The theme of the previous INEB Conference in Bodhgaya, India was The Future of Buddhism. For Buddhist Asia, Japan in many ways shows what the future of Buddhism as well as the future of these Asian societies might come to look like. Since Japan’s push toward modernization and “westernization” in the mid 1800s, Japanese Buddhism has been struggling to adapt. Its unprecedented step in Buddhist Asia of allowing its monks to abandon the monastic vinaya while developing massive modern lay denominations has been a revolutionary step fraught with problems but also filled with potentials. Today, Japanese Buddhism faces the major challenge of its marginalization in a highly secular, post modern society. Mirroring the economic downturn and development of gaps between rich and poor in mainstream society, the traditional system of temples is in crisis, and Buddhism world is struggling to create a meaningful social role for itself in 21st century Japan. The trends and challenges in Japanese Buddhism offer important lessons to other Sanghas in Buddhist Asia as their societies are following similar paths of economic and social development.
- Rev. Yuzuki Matsushita (Shingon Vajrayana sect)
- Rev. Jin Sakai (Jodo Pure Land sect)
- Rev. Yoshiharu Tomatsu (Jodo Pure Land sect)
November 6th: The New and the Old (Kanagawa Province)
8: 30 Departure from Kodosan
9: 30 Arrival at Ippo-An, Kamakura and meeting with Ven. Sudhammacara (Rev. Ippo) a Japanese Soto Zen priest who ordained in Burma for 5 years and is also close with Dzongsar Khyentse Rinpoche. He teaches meditation and an ecumenical “One Dharma” Buddhism to Japanese looking for Buddhist practice that is more practical and relevant to their daily lives.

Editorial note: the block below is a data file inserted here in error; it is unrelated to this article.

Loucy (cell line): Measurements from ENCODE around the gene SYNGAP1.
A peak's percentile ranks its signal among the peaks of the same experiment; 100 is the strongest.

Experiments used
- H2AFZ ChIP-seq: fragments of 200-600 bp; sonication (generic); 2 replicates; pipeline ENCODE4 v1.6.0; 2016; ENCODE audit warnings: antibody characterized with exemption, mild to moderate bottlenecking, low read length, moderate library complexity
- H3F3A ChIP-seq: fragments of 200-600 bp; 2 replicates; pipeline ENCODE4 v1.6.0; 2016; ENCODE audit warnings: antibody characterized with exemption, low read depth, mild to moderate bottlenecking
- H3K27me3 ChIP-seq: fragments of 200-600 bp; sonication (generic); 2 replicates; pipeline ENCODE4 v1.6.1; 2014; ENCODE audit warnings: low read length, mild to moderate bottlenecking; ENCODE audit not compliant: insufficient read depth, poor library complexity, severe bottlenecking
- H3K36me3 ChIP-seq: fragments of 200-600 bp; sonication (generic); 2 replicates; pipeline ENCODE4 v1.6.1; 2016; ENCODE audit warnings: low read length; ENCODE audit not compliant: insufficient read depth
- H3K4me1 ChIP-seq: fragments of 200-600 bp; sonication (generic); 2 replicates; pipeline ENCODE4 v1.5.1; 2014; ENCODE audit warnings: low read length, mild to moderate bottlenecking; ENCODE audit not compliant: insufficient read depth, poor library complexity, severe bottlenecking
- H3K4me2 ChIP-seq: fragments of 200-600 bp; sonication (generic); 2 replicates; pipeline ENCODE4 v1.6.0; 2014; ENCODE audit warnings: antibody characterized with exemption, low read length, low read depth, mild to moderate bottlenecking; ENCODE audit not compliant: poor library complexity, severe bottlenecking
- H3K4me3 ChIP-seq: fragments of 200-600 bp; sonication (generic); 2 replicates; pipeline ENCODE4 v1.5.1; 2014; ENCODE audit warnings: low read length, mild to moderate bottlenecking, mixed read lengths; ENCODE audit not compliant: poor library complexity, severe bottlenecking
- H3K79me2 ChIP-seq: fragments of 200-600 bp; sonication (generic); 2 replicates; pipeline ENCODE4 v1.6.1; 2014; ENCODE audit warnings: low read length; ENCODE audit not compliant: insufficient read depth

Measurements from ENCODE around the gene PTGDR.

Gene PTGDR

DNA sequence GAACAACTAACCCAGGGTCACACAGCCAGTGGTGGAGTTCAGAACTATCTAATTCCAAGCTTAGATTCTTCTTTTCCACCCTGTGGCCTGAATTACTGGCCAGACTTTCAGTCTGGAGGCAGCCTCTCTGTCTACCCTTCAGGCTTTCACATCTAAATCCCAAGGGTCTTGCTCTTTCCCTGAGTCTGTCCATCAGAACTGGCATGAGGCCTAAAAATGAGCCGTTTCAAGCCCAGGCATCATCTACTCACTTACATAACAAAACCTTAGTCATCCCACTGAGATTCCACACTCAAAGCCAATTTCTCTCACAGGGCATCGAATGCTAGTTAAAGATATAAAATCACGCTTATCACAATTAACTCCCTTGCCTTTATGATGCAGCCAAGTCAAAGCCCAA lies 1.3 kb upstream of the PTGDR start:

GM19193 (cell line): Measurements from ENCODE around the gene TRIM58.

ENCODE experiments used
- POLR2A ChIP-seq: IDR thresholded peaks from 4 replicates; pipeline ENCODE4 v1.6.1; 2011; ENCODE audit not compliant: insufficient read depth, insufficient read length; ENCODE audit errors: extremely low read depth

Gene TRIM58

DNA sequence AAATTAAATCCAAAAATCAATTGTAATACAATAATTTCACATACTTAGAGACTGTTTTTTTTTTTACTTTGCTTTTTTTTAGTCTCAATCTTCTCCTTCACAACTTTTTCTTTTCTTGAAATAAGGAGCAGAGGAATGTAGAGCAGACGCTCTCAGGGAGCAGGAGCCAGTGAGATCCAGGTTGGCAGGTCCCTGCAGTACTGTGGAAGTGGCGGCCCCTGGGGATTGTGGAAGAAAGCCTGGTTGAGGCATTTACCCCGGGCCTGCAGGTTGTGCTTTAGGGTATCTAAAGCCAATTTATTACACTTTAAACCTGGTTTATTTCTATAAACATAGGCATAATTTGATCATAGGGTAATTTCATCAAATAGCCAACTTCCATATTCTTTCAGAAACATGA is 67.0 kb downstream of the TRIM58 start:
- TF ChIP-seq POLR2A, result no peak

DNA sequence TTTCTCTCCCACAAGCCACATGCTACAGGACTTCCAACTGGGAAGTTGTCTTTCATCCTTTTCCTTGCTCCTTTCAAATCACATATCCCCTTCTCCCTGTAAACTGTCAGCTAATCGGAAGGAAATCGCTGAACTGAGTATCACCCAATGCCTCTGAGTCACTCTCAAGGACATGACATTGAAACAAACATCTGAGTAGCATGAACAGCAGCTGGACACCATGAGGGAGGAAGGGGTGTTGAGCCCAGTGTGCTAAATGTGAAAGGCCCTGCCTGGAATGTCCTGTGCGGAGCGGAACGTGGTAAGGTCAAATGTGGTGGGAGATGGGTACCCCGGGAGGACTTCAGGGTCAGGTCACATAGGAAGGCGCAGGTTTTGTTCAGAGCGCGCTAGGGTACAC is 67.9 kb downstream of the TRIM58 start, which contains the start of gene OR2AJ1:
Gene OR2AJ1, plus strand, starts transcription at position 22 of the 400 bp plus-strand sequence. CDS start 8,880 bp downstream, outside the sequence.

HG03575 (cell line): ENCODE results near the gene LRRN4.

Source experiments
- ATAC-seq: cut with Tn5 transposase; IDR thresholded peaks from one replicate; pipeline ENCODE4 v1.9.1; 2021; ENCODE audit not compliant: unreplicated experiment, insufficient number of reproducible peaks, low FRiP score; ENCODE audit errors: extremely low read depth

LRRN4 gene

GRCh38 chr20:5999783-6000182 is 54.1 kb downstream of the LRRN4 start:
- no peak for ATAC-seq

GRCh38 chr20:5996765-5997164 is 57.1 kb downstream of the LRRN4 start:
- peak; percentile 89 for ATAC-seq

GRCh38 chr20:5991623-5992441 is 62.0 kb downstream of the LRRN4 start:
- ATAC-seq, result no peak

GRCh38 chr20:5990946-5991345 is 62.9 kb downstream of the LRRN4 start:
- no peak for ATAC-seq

13:00 depart Kamakura
14:00 arrival at Joshin-ji temple (Jodo Pure Land sect) in Hiratsuka City with Rev. Kennichi Yoshida who has been rebuilding his small rural temple community by providing more affordable grave sites, creating a grief care support group as well as a group of priests involved in counseling work, and acting as a local parole officer for criminal youth.
16:00 depart Hiratsuka
19:30 arrive back at Kodosan (Kodosan is part of a large post-war Buddhist movement of new Buddhist temples and communities based on lay leadership, so you can compare it with the temples you visit on the study tour)
November 7th: Urban Temples and Their New Movements (Tokyo)
8: 30 depart Kodosan
10:00 arrival at Komyo-ji temple, Kamiyacho. This is a small urban temple that has opened various areas on the grounds as an “open café” for any one to come, relax and enjoy quiet, slow time. At this temple, we will learn of the activities of young priests, like the Higan-ji virtual temple, to better educate and develop themselves to the realities of urban life and the needs of urban people.
13:00 depart Komyo-ji
13:30 Myo-oh-in temple (Shingon Vajrayana) and meeting with Rev. Shunsui Ichihashi, a fully ordained female priest who is the daughter of the abbot and married to to a fully ordained male priest, and their young son born 2 years ago. Their temple and relationship represents what the future of Asian Buddhism could look like with fully ordained female priests and male priests working for their sangha and society.
15:00 depart Myo-oh-in temple
15:30 arrival Shinko-in temple to meet with Rev. Yoshiharu Tomatsu, the former Secretary General of the Japan Buddhist Federation which represents all the traditional Japanese Buddhists temples. He will inform us about the deeper structural problems of Japanese Buddhism and its relationship with the government and public organizations.
19:00 departure for Kodosan
20:00 arrival at Kodosan
- The Secularization of Japanese Buddhism: The Priest as Profane Practitioner of the Sacred by Rev. Yoshiharu Tomatsu
- Reconstructing Priestly Identity and Roles in Contemporary Japan and the Development of Socially Engaged Buddhism by Jonathan Watts & Rev. Shojun Okano – President of Kodosan